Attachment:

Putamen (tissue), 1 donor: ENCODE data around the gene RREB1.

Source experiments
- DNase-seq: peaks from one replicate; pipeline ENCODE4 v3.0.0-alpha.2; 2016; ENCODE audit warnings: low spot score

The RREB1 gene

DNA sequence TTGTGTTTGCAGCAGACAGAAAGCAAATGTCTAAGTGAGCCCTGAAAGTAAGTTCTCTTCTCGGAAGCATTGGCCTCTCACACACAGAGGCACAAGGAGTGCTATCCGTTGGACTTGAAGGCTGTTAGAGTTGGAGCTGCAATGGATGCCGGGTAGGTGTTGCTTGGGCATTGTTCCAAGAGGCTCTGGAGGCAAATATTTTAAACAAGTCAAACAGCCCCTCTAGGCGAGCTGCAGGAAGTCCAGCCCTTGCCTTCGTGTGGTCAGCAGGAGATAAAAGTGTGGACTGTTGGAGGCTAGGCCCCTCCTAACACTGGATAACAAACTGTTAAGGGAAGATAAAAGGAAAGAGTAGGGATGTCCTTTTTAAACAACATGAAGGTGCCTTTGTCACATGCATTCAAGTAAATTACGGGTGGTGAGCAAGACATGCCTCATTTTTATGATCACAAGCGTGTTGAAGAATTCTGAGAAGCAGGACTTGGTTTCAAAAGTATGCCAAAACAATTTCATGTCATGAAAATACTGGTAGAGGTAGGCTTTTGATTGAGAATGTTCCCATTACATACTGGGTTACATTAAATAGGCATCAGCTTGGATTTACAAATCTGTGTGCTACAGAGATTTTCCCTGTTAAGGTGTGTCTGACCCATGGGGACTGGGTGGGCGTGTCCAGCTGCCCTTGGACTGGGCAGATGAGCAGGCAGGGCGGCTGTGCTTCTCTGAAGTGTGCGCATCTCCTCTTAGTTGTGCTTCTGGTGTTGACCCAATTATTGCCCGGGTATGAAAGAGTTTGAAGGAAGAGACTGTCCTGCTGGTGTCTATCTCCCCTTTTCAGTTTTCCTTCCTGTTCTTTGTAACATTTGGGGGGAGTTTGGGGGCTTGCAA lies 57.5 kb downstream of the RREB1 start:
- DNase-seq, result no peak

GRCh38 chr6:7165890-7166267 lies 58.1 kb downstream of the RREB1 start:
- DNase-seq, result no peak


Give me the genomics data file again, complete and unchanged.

Putamen (tissue), 1 donor: ENCODE data around the gene RREB1.

Source experiments
- DNase-seq: peaks from one replicate; pipeline ENCODE4 v3.0.0-alpha.2; 2016; ENCODE audit warnings: low spot score

The RREB1 gene

DNA sequence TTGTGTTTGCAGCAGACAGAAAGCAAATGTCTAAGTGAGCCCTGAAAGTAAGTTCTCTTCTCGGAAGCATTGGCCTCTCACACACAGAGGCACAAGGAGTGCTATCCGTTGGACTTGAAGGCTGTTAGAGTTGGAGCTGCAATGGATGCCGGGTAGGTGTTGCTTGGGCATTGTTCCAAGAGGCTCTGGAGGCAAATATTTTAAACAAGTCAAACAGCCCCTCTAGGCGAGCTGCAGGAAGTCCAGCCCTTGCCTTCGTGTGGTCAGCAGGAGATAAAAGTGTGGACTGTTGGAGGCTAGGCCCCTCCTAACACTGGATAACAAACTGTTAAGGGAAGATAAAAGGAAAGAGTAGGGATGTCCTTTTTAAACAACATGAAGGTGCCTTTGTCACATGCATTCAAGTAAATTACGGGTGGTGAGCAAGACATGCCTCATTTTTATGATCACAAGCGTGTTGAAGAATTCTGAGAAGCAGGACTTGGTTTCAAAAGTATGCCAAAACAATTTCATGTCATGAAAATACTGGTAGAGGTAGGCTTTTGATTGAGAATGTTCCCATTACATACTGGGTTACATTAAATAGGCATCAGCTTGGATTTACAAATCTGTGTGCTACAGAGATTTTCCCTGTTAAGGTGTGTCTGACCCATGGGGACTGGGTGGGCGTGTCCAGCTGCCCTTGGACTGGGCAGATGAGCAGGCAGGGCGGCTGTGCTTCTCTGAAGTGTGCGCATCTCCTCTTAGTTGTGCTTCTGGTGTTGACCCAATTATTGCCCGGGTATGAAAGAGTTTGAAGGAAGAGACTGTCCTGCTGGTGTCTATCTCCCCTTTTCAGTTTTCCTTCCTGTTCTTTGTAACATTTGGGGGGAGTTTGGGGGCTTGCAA lies 57.5 kb downstream of the RREB1 start:
- DNase-seq, result no peak

GRCh38 chr6:7165890-7166267 lies 58.1 kb downstream of the RREB1 start:
- DNase-seq, result no peak